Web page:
Growing up in Hobart, Tasmania for the majority of his life, Saroo Brierley (Dev Patel) knew that he was adopted from India, but had come to embrace his life as an Australian. He remembered fragments of his life in India, up to the point of being lost on a train at the age of five. He loved his adopted parents and was grateful for the life he had been given by this loving couple. As an adult, he begins to consider his past and life left behind in India and whatever became of his blood family. With the introduction of Google Earth and through the encouragement of his friends, he begins to piece together the puzzle of his life on the sub-continent of Asia. In his search, he wrestles with the impact of his discoveries and what they will mean to both of his families.
Based on the true-to-life autobiographical accounts from A Long Way Home by Saroo Brierley which provides a glimpse into the world of adoption and all that’s involved in the process. As his first feature film, director Garth Davis provides a balanced perspective on the journey that many adopted children experience in answering the questions of who were my birth parents and where are they now? Through Brierley’s accounts as a five-year-old lost in the interior of India to his adult pursuits of his family roots, this helps to show the blessings and demons of the adoptive process.
The picturesque backdrops of these starkly different, but none-the-less beautiful landscapes of India and Tasmania, furnish the contrasting lifestyles of this unifying story. Davis manages to capture the beauty and devastating life of Saroo and his family in India. From the outset, this first time child actor, Sunny Pawar, provides the lifeblood and heart of this tale of woe.
Even amongst the subtitled first hour, his compelling performance draws the viewer into his journey and develops a desire to know the outcome of his bleak, but serendipitous adventure. The disturbing life of children on the streets of Calcutta and throughout India, as seen through the eyes of a five-year-old boy, sets up the central theme of finding his way back home. This performance is one of the strengths of the film, but it does set up one of the key weakness, too. In giving Pawar so much screen time, Davis inevitably gets bogged down in the details of the back story, which defuses some of the emotional tension that he tires to build in the opening sequences. This over dramatisation leads to a feeling of two short films being forced together, opposed it being one feature film.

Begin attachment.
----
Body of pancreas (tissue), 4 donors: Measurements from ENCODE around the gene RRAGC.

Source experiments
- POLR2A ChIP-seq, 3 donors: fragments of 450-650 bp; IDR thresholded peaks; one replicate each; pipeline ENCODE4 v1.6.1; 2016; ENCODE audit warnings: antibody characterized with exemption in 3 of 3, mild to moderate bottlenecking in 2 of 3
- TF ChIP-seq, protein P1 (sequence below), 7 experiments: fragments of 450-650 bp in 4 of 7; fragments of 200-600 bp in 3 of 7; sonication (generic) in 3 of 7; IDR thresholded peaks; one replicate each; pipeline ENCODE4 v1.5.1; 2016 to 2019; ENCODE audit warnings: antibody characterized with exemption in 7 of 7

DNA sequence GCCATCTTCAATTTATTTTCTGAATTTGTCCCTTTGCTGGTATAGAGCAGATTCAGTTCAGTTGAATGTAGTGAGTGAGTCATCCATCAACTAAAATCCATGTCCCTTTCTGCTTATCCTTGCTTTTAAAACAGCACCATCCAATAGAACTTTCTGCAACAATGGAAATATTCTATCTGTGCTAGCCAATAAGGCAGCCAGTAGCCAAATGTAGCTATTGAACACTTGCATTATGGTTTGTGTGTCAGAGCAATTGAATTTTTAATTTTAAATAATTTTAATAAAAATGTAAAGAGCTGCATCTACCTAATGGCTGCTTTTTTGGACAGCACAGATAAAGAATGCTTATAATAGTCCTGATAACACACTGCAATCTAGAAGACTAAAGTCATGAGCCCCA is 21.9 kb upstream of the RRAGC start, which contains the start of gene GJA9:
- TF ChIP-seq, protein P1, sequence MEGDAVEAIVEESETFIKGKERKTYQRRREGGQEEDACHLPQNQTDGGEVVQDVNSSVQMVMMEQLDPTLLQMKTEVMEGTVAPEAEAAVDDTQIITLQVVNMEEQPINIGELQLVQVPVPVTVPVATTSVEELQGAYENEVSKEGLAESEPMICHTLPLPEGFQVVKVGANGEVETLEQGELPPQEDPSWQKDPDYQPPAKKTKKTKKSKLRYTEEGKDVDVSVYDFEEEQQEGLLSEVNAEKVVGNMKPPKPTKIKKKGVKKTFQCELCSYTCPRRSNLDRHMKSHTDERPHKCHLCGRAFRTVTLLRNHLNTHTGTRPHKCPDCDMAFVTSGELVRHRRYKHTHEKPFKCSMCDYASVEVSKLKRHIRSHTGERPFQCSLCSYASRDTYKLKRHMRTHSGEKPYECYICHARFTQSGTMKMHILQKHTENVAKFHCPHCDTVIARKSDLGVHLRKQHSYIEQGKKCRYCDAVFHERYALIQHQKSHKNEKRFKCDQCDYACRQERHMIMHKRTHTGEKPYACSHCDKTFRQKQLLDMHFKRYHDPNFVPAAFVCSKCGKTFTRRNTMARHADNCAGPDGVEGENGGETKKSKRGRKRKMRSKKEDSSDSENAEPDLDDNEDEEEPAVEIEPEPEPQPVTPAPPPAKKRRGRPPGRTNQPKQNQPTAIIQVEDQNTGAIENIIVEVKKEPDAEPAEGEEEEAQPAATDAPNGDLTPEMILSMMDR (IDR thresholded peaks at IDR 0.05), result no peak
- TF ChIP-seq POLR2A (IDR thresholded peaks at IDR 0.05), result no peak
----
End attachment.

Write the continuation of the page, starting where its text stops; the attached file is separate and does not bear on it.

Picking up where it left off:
Once the second act begins, it is up to Dev Patel (The Man Who Knew Infinity) to bring audiences back into the primary thrust of the homecoming storyline. He does an admirable work with the lead role and is well cast as the adult Saroo. He even manages to do a masterful work with the Australian accent. Being supported by Nicole Kidman (Paddington) and David Wenham (Australia) as his Australian parents and Rooney Mara (Carol) as his American girlfriend does help, but ultimately this is Patel’s film to make or break. He shows that he is able to bring the attention back to main story line and delivers the embodiment of the investigative adopted son. Davis does manage to show the psychological anguish that Saroo experienced and even though this act does suffer from a similar fate of the first act with prolonged story development, it does stay on track and is compelling to the end.
Lion is a must-see film for those with a heart for adoption and those who desire to see a realistic outcome of this crucial process. Also, it is encouraging to see an Australian film gaining the attention of international audiences. The overall production does have some challenges, but the performances from the lead actors should receive accolades this year and should be enough to motivate audiences to get out to enjoy this gripping quest of the human spirit.
REEL DIALOGUE: What are some of the bigger questions to consider from this film?
What is our fascination with getting ‘home?’ In Lion, we are able to see the desire to get back to family and to rediscover the place called home. The desire for solace and safety are ingrained into the core of humanity. Interestingly, a family and a house cannot always provide for these needs. Thankfully the Bible does not leave us without answers to this drive to get home.
A key theme in Christianity is the notion of ‘homecoming,’ but what is understood is that ‘home’ is not merely found in a building or even in the bodies we have been given. These things are temporary reflections of something bigger and eternal. The ultimate home can only be found with God Himself and He is where things begin and end.
For those searching for their home in this life, you do not need Google Earth, but begin your search in the words of God who can direct you home.
Passages on a home:
Psalm 90:1; John 14:2-6, 2 Corinthians 5:1-4, 6; 2 Peter 1:13
Passages on adoption:
Matthew 18:5, Ephesians 1:5, Galatians 4:5-7
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